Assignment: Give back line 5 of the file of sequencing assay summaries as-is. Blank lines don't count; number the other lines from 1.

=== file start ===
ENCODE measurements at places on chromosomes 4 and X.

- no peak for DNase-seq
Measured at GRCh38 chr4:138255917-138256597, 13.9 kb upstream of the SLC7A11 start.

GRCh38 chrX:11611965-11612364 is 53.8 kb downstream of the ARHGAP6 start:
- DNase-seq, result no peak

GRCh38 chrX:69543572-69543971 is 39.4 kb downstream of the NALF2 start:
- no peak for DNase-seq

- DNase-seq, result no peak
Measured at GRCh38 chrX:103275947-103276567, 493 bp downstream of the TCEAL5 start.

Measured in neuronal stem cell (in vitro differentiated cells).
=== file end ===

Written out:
- DNase-seq, result no peak